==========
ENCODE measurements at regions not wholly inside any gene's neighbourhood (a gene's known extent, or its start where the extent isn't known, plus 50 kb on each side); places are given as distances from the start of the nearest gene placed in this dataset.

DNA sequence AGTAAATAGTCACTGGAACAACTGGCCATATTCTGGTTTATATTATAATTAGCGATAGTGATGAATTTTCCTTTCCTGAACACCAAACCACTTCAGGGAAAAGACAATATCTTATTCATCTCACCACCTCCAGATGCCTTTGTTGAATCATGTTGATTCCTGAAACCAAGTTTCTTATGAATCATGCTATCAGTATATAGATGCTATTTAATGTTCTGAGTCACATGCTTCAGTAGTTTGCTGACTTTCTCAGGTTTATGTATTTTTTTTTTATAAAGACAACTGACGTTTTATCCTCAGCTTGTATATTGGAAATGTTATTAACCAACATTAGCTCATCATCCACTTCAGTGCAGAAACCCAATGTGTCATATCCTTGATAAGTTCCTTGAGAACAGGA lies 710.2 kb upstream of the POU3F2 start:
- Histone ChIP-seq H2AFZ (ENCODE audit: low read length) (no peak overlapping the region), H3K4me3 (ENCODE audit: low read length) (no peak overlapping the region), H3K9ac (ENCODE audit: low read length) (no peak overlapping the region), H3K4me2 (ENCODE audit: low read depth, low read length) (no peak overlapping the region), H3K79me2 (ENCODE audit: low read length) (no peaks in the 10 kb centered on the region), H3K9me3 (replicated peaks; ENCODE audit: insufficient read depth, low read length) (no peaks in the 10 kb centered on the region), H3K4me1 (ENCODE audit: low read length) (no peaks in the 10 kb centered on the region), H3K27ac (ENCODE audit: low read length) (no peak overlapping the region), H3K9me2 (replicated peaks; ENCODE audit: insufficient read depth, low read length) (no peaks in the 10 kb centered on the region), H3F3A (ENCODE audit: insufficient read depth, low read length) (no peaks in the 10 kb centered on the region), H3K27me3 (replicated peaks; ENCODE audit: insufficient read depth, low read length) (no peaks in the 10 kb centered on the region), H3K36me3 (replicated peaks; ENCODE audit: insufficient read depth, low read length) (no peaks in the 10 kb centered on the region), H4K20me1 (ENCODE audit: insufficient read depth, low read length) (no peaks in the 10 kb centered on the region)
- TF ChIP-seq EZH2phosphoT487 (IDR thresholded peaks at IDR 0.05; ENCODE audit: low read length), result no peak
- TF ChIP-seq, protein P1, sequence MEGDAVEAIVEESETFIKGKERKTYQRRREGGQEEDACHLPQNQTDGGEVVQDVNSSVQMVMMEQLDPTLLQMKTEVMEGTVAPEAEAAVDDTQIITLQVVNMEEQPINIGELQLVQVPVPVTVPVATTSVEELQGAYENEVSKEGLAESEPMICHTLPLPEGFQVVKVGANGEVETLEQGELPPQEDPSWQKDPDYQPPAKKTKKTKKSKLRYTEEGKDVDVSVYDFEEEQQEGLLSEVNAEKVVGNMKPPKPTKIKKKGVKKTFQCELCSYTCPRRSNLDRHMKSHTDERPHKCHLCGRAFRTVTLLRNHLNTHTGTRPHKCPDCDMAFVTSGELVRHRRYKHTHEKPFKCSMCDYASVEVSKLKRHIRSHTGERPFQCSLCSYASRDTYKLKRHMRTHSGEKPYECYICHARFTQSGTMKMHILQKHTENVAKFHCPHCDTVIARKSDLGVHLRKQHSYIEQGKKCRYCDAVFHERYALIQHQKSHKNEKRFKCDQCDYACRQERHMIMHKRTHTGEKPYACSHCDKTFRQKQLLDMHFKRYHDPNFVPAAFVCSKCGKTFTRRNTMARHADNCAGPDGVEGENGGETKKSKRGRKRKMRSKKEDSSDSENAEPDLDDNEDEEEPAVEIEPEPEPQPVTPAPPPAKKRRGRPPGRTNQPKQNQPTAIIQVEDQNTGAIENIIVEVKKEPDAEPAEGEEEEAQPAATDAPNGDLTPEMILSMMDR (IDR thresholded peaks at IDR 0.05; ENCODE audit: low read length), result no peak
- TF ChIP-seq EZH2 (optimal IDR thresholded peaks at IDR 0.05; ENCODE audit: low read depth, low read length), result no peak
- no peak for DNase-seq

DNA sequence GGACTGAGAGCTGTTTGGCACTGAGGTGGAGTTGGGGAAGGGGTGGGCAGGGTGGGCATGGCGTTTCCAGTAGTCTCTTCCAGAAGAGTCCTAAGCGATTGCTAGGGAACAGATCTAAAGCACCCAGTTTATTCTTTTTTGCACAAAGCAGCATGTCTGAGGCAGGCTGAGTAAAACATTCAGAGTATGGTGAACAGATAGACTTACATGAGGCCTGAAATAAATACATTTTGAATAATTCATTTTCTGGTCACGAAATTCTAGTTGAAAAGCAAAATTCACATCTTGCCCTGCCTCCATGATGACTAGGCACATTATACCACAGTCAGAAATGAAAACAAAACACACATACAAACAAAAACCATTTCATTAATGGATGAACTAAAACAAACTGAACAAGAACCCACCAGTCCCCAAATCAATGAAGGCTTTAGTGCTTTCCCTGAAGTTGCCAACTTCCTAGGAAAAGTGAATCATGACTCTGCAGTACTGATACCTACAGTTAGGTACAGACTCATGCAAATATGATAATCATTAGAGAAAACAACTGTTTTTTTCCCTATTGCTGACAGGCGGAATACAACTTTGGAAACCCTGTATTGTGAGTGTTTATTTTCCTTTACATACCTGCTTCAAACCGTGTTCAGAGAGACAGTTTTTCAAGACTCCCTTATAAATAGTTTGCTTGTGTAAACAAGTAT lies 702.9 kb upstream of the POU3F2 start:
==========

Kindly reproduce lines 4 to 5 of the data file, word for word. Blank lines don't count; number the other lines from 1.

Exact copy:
- TF ChIP-seq EZH2phosphoT487 (IDR thresholded peaks at IDR 0.05; ENCODE audit: low read length), result no peak
- TF ChIP-seq, protein P1, sequence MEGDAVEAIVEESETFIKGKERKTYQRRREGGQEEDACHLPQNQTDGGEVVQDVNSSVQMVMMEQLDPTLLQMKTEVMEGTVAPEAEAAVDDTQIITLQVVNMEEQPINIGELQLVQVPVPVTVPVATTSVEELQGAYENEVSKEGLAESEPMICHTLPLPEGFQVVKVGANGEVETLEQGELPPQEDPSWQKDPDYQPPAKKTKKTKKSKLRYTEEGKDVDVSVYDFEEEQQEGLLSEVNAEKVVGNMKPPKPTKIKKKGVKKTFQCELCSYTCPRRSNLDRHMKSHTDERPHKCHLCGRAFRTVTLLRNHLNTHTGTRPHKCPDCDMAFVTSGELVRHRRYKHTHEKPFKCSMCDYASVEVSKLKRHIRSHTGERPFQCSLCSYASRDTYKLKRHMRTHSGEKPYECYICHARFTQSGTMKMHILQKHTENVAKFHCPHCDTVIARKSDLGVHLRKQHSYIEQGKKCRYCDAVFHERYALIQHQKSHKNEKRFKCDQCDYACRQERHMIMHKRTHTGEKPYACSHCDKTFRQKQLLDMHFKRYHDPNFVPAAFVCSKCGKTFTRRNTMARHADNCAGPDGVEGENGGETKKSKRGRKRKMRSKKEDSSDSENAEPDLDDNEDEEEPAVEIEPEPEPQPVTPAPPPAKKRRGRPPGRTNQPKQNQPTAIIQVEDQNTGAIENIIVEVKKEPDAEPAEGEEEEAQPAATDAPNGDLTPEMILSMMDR (IDR thresholded peaks at IDR 0.05; ENCODE audit: low read length), result no peak